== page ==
Track of the Week: Fountains of Wayne "Sick Day"

One of my favorites in this series this year

What America Feels Like After A Weekend in Canada

Spending some time in Montreal highlighted what ails the US.

Notes on a Trip to Small Town America

I wrote this after visiting my rural Nebraska homeland. As with the prior post, travel highlighted the challenges we face. 

'Tis the Season for Narragansett Beer

Every now and then I like to extoll the virtues of a favorite low-rent product. 

We Need Languages

Language learning is being attacked across the board, a huge loss as I argue here. 

That Last Day of School Feeling

One of the great things about being a teacher is getting to have the rush of the last of school still in my life. 

70s Airport Movies as Pre-historic Blockbusters

I got into some weird rabbit holes this year, including the airport movies of the 70s.

What the Way July 4th is Celebrated Says About America's Divides

Wrote this one at the request of a longtime friend and reader. It is an interesting way to see the rural-urban split.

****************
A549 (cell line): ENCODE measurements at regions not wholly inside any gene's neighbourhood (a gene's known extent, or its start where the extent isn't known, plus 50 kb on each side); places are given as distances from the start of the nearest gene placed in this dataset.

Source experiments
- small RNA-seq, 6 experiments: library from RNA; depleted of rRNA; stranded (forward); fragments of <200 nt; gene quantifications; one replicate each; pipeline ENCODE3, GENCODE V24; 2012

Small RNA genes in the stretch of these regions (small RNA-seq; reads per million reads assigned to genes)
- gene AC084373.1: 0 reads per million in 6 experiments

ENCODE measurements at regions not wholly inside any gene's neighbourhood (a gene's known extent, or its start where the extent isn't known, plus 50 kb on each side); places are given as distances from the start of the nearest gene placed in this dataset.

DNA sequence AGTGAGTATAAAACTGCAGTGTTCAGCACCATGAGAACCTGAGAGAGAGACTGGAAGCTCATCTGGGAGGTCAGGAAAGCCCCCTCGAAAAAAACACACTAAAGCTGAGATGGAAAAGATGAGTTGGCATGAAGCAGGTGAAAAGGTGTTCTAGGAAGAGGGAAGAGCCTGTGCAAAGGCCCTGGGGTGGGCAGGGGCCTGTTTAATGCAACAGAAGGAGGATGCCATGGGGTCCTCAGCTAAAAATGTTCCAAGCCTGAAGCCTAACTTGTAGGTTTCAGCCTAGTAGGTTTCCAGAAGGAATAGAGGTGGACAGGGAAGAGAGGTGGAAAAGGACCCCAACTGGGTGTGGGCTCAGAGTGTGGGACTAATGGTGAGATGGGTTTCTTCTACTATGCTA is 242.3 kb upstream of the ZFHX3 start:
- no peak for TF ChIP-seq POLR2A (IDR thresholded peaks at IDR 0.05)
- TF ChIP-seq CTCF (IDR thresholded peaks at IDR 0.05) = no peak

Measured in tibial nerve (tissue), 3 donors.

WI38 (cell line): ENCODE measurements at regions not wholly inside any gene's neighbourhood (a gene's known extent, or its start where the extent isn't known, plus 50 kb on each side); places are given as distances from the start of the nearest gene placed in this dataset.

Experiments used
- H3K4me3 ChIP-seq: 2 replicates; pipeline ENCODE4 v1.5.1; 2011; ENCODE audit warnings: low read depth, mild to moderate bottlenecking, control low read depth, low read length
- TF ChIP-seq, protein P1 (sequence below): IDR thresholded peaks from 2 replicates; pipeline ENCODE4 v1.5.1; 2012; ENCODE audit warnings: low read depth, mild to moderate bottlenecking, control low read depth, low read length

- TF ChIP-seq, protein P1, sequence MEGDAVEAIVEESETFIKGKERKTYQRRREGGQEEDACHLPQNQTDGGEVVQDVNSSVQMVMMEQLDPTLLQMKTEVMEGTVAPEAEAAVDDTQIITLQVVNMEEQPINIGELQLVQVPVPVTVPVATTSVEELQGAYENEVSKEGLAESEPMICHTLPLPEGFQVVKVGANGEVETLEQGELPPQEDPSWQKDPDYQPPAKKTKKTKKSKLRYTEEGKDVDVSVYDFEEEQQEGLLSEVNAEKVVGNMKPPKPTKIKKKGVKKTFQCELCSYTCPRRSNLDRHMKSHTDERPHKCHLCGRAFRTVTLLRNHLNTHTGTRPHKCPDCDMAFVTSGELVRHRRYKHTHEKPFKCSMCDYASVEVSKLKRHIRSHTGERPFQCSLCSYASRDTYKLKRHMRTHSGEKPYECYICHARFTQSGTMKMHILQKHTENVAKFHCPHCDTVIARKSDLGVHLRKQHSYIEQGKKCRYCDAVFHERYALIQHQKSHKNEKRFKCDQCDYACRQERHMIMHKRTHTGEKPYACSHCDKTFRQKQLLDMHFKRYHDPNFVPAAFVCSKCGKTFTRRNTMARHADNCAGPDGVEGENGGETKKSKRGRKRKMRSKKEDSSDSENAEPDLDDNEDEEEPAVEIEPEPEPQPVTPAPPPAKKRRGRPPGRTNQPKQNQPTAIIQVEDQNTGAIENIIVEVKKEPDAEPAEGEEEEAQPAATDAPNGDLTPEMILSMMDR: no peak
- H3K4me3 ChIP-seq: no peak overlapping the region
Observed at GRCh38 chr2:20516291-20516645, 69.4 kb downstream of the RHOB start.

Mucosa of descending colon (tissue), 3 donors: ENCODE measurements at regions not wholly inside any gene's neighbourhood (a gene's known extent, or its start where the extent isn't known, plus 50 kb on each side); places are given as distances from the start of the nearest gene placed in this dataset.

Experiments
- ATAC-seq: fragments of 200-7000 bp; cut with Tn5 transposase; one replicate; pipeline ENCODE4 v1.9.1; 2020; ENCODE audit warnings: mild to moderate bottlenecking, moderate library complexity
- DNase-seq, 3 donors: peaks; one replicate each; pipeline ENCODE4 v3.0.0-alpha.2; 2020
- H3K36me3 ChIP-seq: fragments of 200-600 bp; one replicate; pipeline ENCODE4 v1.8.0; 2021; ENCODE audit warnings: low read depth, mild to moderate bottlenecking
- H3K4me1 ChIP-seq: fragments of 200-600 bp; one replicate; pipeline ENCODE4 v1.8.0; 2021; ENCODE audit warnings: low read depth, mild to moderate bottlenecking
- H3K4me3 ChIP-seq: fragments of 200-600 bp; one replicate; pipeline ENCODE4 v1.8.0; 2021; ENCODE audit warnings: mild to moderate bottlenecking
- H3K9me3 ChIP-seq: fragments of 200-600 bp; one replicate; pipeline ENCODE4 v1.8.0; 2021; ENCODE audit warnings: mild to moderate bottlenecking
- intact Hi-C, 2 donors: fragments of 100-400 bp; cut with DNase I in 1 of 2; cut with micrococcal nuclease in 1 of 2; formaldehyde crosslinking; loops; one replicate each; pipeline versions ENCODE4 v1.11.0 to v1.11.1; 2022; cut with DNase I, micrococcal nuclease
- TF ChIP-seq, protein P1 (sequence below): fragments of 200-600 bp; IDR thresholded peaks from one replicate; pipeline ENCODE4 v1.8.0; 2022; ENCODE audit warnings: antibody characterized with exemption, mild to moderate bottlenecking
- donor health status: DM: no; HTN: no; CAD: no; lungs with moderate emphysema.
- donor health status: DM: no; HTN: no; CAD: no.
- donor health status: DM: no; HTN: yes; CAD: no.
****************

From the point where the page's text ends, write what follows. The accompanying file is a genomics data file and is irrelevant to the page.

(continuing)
Summer of Springsteen

I did a series this summer where I listened to all of the Boss's albums in order and wrote about them. I think it's pretty great! I capped it off with a Substack about the concert where I finally got to see him.

What I Saw on the Last Day of the Mets Season

My favorite baseball writing of the year. 

Shane MacGowan and the Sadness of Diaspora

Another music essay I am proud of. 

Tuesday's Election Illustrates Why Republicans Gerrymander and Suppress the Vote

This was me beginning to think through my theory that we actually do have a potential consensus on issues like abortion.